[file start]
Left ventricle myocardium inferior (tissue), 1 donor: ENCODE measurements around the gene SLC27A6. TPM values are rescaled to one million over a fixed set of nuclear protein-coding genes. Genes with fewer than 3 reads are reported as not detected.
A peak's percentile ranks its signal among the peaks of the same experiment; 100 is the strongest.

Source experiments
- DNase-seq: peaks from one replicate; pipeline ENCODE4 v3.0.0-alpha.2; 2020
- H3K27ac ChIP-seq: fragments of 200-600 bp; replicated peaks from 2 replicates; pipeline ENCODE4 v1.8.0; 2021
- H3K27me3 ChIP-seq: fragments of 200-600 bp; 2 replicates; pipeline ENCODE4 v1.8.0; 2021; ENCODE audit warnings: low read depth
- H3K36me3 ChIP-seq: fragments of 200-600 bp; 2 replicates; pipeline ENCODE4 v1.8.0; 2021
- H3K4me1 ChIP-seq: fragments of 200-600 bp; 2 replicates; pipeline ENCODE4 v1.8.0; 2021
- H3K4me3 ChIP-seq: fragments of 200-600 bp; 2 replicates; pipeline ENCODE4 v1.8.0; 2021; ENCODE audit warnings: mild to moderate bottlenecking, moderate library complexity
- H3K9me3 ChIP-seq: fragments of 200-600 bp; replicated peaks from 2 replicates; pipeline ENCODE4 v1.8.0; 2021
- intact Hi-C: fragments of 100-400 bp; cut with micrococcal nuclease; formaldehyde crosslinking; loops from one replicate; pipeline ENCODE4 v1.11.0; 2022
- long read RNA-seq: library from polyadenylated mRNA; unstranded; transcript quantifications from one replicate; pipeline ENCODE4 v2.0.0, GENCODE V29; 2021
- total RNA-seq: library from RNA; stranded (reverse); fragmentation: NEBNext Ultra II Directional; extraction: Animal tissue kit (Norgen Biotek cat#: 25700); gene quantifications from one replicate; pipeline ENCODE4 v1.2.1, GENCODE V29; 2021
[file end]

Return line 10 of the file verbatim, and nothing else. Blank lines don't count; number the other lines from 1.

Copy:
- H3K9me3 ChIP-seq: fragments of 200-600 bp; replicated peaks from 2 replicates; pipeline ENCODE4 v1.8.0; 2021